On 11 May 2021, human rights defender, Nestor Nibitangi was released following a presidential pardoning. Nibitangi was arrested in November 2017 and sentenced to five years in prison for “threatening security” and “rebellion”. His arrest was reportedly related to his work with Association the Protection of Human Rights and Detained Persons (APRODH).
On 9 May 2021, security personnel violently dispersed and shot teargas at thousands of Muslim believers who converged on Meskel Square, a public square in Addis Ababa, for a Grand Iftar celebration planned by the Ethiopian-Muslim community of Addis Ababa. The mayor issued an apology on behalf of the city after videos and images from the event depicting the chaotic scenes caused outrage.
On 9 May 2021, a reporter and coordinator for the Oromo Broadcasting Network, Sisay Fida, was shot dead by two unidentified gunmen on his way home from a wedding. The deputy director of peace and security suspects that the Aba Torbe, a hit squad linked to the Oromo Liberation Army (OLA) armed group, is responsible. Odaa Tarbii, a spokesperson for the OLA, stated the group was not.
On 20 May 2021, Ethiopian authorities deported New York Times journalist Simon Marks. Marks was detained after he was summoned by officials to meet in Addis Ababa, and the authorities held him for eight hours before he was deported. The official reason for his deportation remains unknown, although authorities had previously claimed that Marks’s reporting was “unbalanced.”
Police officials fired teargas canisters at Mariel Müller, Deutsche Welle East Africa journalist on 1 May 2021. One canister wounded her leg and the other grazed her. Müller was reporting on the demonstration against police brutality during the lockdown.
Several protests were held in Kenya in solidarity with Palestinians. On 13 May 2021, approximately 200 people, mostly Muslims demonstrated against the bombing of Palestine by Israel after Eid prayers in Nairobi. The police arrested several protestors and dispersed the peaceful protest with teargas.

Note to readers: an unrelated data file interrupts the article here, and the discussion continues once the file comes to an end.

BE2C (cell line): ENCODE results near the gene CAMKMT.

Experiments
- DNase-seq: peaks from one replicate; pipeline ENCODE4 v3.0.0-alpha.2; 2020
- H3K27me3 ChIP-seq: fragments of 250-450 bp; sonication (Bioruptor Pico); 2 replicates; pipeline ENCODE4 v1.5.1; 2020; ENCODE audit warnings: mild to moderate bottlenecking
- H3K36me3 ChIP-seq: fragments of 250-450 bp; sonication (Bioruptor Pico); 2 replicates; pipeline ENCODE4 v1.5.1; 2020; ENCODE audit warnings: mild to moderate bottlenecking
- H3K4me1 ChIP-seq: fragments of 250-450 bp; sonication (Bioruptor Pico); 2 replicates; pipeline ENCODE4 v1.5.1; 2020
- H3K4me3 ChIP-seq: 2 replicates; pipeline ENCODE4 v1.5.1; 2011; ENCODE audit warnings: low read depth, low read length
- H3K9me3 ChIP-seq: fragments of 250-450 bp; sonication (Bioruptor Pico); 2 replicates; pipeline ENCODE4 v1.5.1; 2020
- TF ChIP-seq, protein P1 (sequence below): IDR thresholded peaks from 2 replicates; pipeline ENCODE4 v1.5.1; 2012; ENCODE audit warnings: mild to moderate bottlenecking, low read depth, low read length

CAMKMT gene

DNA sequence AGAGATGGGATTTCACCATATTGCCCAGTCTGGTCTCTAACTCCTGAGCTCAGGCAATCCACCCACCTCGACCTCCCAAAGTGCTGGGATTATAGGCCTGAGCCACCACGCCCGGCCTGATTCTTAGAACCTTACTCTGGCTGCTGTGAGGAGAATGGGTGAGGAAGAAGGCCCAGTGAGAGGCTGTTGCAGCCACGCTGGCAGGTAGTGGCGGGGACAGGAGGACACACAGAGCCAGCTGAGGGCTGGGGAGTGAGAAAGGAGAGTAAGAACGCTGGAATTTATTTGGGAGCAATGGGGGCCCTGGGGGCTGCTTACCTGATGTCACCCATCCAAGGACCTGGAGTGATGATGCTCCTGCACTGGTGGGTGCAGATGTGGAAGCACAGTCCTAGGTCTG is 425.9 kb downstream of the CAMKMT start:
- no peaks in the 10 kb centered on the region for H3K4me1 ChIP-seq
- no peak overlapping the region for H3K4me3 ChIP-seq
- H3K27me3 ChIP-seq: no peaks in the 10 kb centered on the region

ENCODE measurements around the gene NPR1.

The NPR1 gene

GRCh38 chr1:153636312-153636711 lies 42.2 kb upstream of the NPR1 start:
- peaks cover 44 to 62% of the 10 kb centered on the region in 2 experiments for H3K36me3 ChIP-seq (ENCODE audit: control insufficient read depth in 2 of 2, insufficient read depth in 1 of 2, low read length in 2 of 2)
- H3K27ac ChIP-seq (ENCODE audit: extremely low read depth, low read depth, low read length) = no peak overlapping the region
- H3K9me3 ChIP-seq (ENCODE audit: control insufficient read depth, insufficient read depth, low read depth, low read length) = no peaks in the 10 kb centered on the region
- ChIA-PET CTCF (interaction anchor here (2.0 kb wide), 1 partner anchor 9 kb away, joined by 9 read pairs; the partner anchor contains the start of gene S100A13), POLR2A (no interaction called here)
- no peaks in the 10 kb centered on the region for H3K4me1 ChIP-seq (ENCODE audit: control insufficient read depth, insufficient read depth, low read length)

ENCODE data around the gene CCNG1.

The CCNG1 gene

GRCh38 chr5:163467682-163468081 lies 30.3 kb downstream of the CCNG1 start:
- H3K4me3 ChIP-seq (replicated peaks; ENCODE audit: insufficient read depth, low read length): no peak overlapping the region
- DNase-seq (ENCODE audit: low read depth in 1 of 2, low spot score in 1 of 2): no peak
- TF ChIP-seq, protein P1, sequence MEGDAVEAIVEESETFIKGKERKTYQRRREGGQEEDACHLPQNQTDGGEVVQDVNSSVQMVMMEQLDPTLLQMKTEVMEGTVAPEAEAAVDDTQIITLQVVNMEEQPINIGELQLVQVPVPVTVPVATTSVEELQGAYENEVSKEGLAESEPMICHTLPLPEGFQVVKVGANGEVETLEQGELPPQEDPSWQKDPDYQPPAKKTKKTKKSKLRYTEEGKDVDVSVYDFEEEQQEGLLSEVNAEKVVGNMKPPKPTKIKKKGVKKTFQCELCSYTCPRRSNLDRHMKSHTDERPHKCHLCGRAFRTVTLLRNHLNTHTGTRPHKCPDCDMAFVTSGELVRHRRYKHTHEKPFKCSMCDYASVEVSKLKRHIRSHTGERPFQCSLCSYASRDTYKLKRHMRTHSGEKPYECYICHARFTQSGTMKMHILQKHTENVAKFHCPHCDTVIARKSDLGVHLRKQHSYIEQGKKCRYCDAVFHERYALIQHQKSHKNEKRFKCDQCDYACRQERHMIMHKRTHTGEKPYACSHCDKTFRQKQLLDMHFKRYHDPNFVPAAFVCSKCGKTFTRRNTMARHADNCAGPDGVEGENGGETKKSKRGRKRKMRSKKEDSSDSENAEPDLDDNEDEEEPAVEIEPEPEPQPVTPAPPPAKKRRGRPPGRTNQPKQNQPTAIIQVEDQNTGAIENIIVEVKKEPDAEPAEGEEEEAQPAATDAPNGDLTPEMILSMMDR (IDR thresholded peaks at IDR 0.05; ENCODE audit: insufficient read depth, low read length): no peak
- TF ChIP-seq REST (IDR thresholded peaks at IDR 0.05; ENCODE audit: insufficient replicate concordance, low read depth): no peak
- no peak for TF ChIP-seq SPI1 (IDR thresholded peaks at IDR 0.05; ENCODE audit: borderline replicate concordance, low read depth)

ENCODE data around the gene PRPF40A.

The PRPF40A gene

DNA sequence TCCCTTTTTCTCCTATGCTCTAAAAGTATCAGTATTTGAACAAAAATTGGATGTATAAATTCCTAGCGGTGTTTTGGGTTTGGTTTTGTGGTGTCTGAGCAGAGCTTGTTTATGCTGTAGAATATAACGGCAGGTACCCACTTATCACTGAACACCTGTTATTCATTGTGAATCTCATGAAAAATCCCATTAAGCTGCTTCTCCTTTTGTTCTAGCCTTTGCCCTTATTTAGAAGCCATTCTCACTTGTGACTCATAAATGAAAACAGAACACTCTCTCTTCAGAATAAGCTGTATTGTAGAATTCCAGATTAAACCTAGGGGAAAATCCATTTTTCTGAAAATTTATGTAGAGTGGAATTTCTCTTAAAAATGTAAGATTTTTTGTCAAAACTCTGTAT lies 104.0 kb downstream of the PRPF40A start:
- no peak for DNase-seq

On 24 May 2021, police officers arrested nine journalists for covering a story on evictions in Makima. Reportedly, the police confiscated the journalist’s equipment and manhandled them. They were released without charges on 25 May 2021.
On 23 May 2021, Ntamuhanga Cassien, a former Rwandese journalist was allegedly abducted in Mozambique, where he had been living in exile. The Association of Rwandan Refugees in Mozambique (ARRM) claimed that Cassien was abducted by eight Mozambican officers and one alleged Rwandese official. The ARRM suspects that the officers are working with the Rwandese government to return Cassien to Rwanda. The Mozambican police reported that they had no records of the arrest.
On 16 May 2021, the National Intelligence and Security Agency (NISA) officers assaulted and threatened Fardowso Mohamud Sahal, a reporter from radio Kulmiye while covering a protest. Parents protested “missing” young men who were allegedly recruited and sent to Eritrea by the Somali government. The authorities reportedly ordered all journalists to stop covering the protest and leave immediately before assaulting Sahal.
On 11 May 2021, protestors gathered in Khartoum to demand justice for the victims of the 2019 anti-government protests. Sudanese security forces killed at least two people and injured several others during the protest. Witness reports suggest that soldiers were beating protesters and shooting indiscriminately. On 15 May 2021, the Attorney General stated that seven security personnel accused of attacking protestors have been arrested and charged with murder and crimes against humanity.
On 29 May 2021, Abubakar Fambo, activist and lead member of UKUKAMATA– a national lobby group for constitutional review in Tanzania, was arrested by five unidentified men suspected to be state agents. His arrest is reportedly linked with UKUKAMATA’s planned nationwide activities seeking to reform the constitution. His whereabouts remain unknown.
According to the National Unity Party (NUP), 35 journalists were assaulted while covering opposition party activities. On 4 May 2021, NUP called on the judiciary to deliver justice to the journalists who continue to face harassment from authorities.
On 10 May 2021, the army surrounded the homes of opposition leaders Robert Kyagulanyi and Kizza Besigye ahead of President Yoweri Museveni’s inauguration ceremony on 12 May 2021. Additionally, the army arrested 41 people for allegedly planning to disrupt the inauguration ceremony, the army claimed the arrests were used as preventative measures to deter disruption of the ceremony.
On 10 May 2021, the Magistrate Court adjourned a case of four radio Simba presenters who were charged under Section 41 of the Penal Code Act for promoting Sectarianism to 10 June 2021. On 5 March 2021, the authorities detained and arrested the four journalists incommunicado for a week. The prosecution accused them of posting content on their social media that indicated that most leaders are from the Banyakole tribe, which would incite citizen’s discontent towards the tribe.